former years.

Such judges by their unwise action immensely strengthen the hands of those who are striving entirely to do away with the power of injunction; and therefore such careless use of the injunctive process tends to threaten its very existence, for if the American people ever become convinced that this process is habitually abused, whether in matters affecting labor or in inatters affecting corporations, it will be well-nigh impossible to prevent its abolition.

It may be the highest duty of a judge at any given moment to disregard, not merely the wishes of individuals of great political or financial power, but the overwhelming tide of public sentiment; and the judge who does thus disregard public sentiment when it is wrong, who brushes aside the plea of any special interest when the pleading is not founded on righteousness, performs the highest service to the country. Such a judge is deserving of all honor; and all honor can not be paid to this wise and fearless judge if we permit the growth of an absurd convention which would forbid any criticism of the judge of another type, who shows himself timid in the presence of arrogant disorder, or who on insufficient grounds grants an injunction that does grave injustice, or who in his capacity as a construer, and therefore in part a maker, of the law, in flagrant fashion thwarts the cause of decent government. The judge has a power over which no review can be exercised; he himself sits in review upon the acts of both the executive and legislative branches of the Government; save in the most extraordinary cases he is amenable only at the bar of public opinion; and it is unwise to maintain that public opinion in reference to a man with such power shall neither be exprest nor led.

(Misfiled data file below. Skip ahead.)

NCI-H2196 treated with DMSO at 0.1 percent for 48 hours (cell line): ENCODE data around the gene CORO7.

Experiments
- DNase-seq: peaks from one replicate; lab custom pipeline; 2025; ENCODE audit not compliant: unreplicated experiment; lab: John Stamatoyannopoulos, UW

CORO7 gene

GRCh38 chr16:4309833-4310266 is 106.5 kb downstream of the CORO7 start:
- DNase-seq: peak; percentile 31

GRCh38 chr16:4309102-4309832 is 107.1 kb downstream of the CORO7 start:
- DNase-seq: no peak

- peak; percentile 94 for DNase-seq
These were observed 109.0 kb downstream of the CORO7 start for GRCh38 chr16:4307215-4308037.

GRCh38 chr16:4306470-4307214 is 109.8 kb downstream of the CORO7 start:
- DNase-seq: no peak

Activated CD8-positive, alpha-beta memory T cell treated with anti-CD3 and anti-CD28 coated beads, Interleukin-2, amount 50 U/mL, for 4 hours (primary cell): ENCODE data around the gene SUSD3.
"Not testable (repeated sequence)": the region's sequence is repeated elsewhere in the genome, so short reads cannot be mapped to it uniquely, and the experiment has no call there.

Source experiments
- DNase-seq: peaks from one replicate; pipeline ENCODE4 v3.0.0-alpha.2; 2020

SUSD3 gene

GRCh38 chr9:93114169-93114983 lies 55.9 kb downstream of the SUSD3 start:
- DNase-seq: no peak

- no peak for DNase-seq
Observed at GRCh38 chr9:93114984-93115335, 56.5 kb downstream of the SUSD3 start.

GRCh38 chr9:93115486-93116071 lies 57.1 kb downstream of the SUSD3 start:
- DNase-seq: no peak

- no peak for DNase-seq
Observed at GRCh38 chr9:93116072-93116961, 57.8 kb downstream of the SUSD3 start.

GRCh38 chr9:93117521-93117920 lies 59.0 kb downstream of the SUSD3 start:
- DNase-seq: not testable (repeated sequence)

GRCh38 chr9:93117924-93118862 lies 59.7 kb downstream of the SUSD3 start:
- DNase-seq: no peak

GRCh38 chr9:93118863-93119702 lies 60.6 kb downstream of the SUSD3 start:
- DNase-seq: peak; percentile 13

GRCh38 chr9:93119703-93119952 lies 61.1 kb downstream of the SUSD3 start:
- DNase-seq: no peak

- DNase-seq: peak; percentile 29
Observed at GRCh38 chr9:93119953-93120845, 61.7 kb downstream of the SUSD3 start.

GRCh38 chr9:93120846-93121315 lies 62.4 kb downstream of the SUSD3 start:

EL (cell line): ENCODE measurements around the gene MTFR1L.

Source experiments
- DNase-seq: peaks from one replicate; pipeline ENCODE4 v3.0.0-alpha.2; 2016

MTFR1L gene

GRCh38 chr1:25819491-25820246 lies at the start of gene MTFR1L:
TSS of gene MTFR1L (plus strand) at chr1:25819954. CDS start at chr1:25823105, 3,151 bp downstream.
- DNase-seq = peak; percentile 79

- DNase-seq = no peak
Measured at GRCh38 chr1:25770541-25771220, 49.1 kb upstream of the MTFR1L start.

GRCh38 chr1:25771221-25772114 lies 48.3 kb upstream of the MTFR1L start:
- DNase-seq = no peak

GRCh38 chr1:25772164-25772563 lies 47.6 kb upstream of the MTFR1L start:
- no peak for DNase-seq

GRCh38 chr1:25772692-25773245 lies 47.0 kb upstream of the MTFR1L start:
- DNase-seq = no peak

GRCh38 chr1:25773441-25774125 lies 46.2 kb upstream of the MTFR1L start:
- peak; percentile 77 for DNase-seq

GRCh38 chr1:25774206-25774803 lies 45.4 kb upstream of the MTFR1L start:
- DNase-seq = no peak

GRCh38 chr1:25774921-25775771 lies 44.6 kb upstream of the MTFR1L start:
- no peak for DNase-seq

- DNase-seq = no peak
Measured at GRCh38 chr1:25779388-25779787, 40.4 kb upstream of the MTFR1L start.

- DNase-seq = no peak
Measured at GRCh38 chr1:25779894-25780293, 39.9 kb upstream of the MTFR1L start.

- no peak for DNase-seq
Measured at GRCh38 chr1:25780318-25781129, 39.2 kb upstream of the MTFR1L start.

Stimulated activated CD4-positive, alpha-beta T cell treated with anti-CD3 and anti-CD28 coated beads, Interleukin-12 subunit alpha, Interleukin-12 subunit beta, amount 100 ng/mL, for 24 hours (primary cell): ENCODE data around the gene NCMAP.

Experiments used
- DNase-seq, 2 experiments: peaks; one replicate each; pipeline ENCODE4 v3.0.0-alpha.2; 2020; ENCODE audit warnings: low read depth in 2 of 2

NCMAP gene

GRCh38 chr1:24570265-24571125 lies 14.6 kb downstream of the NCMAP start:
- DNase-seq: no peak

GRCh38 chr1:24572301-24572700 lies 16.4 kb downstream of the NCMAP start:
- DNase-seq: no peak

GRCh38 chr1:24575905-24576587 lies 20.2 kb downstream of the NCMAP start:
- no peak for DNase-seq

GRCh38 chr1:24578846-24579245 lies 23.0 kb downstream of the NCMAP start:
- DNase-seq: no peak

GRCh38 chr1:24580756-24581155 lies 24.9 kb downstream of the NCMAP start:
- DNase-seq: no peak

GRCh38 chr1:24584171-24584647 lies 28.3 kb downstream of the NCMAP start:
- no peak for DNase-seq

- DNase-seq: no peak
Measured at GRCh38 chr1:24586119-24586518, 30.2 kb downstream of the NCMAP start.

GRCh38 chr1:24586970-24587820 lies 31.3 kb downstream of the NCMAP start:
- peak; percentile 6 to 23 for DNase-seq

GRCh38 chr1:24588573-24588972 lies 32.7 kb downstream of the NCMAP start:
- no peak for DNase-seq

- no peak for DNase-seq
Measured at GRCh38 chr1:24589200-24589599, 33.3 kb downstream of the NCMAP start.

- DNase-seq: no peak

The best judges have ever been foremost to disclaim any immunity from criticism. This has been true since the days of the great English Lord Chancellor Parker, who said: “Let all people be at liberty to know what I found my judgment upon; that, so when I have given it in any cause, others may be at liberty to judge of me." The proprieties of the case were set forth with singular clearness and good temper by Judge W. H. Taft, when a United States circuit judge, eleven years ago, in 1895:

“The opportunity freely and publicly to criticize judicial action is of vastly more importance to the body politic than the immunity of courts and judges from unjust aspersions and attack. Nothing tends more to render judges careful in their decisions and anxiously solicitous to do exact justice than the consciousness that every act